Thursday, November 05, 2015
Does America Really Share 'Core Values' ?
Of course, the top of the Democrat Party's ticket wasn't an especially strong candidate and, as a result, relied heavily on negative campaigning. Nevertheless, other candidates such as Adam Edelen, long thought to be a rising star, is now a bit dimmed. What we ended up with was a near sweep of the Constitutional offices by the Republican Party while the two Democratic wins were razor thin. So, congratulations to all the winners, and a special thanks to everyone who was willing to put themselves out there as a candidate. It's not easy. I know. I've done it a few times.
But if you think about it, that's not quite true. As Americans, we do seem to share some common beliefs. If you take a look at our Founding documents, such as the Constitution, Declaration of Independence, Bill of Rights, as well as some other key documents and speeches (TR's "Man in the Arena" speech comes to mind), we can glimpse what some of these common core values are, such as a liberty, equality and self-government. As a nation, we have a almost unshakeable belief in a higher power or Creator (74% believe in God or a higher power), who has bequeath to us certain rights (often referred to as "natural or unalienable rights" as defined by individuals such as John Locke). These natural rights aren't due to the good graces of some benevolent government or royal decree. They are ours as a basic irrevocable entitlement based on our common Humanity.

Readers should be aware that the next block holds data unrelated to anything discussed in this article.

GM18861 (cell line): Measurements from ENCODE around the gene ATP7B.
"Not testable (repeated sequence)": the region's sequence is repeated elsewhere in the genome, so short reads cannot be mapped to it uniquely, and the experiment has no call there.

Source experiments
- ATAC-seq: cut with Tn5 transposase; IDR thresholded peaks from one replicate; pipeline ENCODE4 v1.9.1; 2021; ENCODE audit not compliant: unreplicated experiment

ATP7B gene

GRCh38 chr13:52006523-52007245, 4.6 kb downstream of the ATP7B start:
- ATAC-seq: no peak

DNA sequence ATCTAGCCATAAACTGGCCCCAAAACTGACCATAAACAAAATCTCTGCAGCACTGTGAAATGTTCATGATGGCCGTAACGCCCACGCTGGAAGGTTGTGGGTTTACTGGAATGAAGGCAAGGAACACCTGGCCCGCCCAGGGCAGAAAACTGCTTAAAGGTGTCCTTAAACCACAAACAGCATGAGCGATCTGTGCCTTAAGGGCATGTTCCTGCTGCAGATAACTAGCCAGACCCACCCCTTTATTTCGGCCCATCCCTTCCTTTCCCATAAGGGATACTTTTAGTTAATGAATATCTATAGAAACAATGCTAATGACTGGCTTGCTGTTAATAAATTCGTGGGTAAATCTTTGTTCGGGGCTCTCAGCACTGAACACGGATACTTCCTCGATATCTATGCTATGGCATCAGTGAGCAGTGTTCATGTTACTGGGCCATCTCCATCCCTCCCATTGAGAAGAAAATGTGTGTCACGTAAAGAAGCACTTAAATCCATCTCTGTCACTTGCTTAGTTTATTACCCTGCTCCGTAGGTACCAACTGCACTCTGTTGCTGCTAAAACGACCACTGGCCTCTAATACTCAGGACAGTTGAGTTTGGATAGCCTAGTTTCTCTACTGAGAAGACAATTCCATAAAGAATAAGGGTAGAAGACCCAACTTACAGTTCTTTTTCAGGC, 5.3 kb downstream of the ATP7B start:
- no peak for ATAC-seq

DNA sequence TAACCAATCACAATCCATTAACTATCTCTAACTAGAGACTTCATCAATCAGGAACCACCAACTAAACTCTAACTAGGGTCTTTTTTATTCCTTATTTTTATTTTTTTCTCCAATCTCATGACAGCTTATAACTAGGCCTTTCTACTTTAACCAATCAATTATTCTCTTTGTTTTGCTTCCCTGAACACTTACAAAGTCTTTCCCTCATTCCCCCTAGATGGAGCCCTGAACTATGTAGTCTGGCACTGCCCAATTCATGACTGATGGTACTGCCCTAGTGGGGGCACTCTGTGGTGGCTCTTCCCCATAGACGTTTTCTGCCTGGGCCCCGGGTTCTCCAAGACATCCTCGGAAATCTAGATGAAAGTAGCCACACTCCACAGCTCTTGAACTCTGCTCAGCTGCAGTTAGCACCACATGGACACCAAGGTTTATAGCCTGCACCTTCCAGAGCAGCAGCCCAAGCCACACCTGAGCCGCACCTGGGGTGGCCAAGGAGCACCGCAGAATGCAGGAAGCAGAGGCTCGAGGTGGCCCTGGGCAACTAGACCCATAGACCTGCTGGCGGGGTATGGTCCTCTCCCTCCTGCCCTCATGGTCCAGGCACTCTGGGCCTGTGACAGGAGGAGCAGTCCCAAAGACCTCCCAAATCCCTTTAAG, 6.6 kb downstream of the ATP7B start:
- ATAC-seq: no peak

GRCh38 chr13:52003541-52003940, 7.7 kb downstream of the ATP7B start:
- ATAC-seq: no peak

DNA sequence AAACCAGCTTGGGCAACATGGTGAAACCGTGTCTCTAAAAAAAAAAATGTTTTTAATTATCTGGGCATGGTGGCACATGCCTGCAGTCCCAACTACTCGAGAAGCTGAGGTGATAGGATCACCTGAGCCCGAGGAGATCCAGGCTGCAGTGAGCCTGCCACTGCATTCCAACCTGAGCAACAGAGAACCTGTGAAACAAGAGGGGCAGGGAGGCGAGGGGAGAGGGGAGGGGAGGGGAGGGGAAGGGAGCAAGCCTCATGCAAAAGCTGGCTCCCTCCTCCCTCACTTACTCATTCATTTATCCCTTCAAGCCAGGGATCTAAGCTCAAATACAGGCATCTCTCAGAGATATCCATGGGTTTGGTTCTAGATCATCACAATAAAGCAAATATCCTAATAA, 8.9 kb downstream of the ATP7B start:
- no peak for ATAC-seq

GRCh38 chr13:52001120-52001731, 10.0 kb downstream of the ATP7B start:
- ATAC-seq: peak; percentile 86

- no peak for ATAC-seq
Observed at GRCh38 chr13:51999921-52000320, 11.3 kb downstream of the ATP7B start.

Another thing we as Americans seem to embrace is charity. Americans are among the most giving of any nation (ranked 13th in the world). We spend billions annually---$358 billion in 2014---helping people around the world and here at home (in 2013, the US Government gave $40.11 billion in aid, of which $8.03 billion was earmarked as military aid). We are quite individualistic, especially compared to other nations who think more in terms of the collective good, be it village, ethnic group or nation. It's part of our "up by our own bootstraps" mentality, and yet we tend to think of ourselves are part of various subgroups like Westerners, Northerners, Southerners, or New Yorkers or Californians and so forth.
There you have it. It appears we do indeed have a certain set of core values which unites as Americans; a belief in individualism and self-government, personal privacy, a level playing field and equal opportunity to succeed or fail based on our own efforts along with "healthy" competition, specific "inalienable" rights such as freedom of speech, religion, movement and thought innate to us as human beings, not to mention a strong work ethic and "can do" attitude, value of our leisure and informality. Some may add to that our sense of the value of our time and thus punctuality, the acceptance and normality of change, ability to own property, a representative government responsible to the people, and a right to participate in the political process as well as civilian control of the military and law enforcement.
As Americans, there is more which unites us than divides us, although to some we must remain divided as much as possible so that we remain distracted from what's really going on behind the scenes and more often than not, in our name...for our own good of course.
The University of Missouri-St. Louis. International Student and Scholar Services:
Key American Values
(July 17, 2013)
Time Magazine: What Are American Values These Days?
(July 4, 2012)
Everyday Sociology Blog: American Values: Are We Really Divided?
(March 21, 2011)
Gallup Poll: Majority in U.S. Still Say Moral Values Getting Worse
(June 2, 2015)
Theodore Roosevelt: Citizenship in the Republic/Man in the Arena
(April 23, 1910)